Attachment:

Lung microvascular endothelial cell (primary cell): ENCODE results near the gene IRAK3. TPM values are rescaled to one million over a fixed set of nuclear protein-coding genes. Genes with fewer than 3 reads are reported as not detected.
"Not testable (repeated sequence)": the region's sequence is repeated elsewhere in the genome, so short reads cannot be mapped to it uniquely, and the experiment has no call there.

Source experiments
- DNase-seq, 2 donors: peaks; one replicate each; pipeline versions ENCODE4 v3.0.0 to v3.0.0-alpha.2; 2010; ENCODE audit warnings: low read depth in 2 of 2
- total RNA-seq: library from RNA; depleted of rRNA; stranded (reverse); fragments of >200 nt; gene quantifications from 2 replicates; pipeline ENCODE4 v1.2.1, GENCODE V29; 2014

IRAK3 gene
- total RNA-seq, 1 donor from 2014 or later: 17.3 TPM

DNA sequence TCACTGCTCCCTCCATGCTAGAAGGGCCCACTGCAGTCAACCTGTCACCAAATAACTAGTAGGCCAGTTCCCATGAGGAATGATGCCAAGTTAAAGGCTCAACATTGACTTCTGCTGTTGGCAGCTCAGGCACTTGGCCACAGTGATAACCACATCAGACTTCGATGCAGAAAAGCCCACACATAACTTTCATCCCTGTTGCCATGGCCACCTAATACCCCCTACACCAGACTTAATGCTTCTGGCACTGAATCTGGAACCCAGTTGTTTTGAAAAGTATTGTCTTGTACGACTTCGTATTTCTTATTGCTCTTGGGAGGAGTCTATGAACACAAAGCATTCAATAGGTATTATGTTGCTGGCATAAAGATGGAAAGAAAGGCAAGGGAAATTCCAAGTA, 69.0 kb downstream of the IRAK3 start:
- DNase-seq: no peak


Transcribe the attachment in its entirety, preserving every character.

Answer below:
Lung microvascular endothelial cell (primary cell): ENCODE results near the gene IRAK3. TPM values are rescaled to one million over a fixed set of nuclear protein-coding genes. Genes with fewer than 3 reads are reported as not detected.
"Not testable (repeated sequence)": the region's sequence is repeated elsewhere in the genome, so short reads cannot be mapped to it uniquely, and the experiment has no call there.

Source experiments
- DNase-seq, 2 donors: peaks; one replicate each; pipeline versions ENCODE4 v3.0.0 to v3.0.0-alpha.2; 2010; ENCODE audit warnings: low read depth in 2 of 2
- total RNA-seq: library from RNA; depleted of rRNA; stranded (reverse); fragments of >200 nt; gene quantifications from 2 replicates; pipeline ENCODE4 v1.2.1, GENCODE V29; 2014

IRAK3 gene
- total RNA-seq, 1 donor from 2014 or later: 17.3 TPM

DNA sequence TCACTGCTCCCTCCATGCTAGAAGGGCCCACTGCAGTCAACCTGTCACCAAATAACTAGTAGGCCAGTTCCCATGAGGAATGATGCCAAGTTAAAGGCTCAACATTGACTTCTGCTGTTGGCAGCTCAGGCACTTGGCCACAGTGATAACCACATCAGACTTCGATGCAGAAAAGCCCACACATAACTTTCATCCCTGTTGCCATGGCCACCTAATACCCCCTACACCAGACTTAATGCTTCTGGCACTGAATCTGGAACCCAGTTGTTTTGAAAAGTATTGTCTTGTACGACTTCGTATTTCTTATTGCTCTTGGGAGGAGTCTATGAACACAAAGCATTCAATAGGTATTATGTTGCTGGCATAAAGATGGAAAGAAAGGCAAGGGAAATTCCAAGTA, 69.0 kb downstream of the IRAK3 start:
- DNase-seq: no peak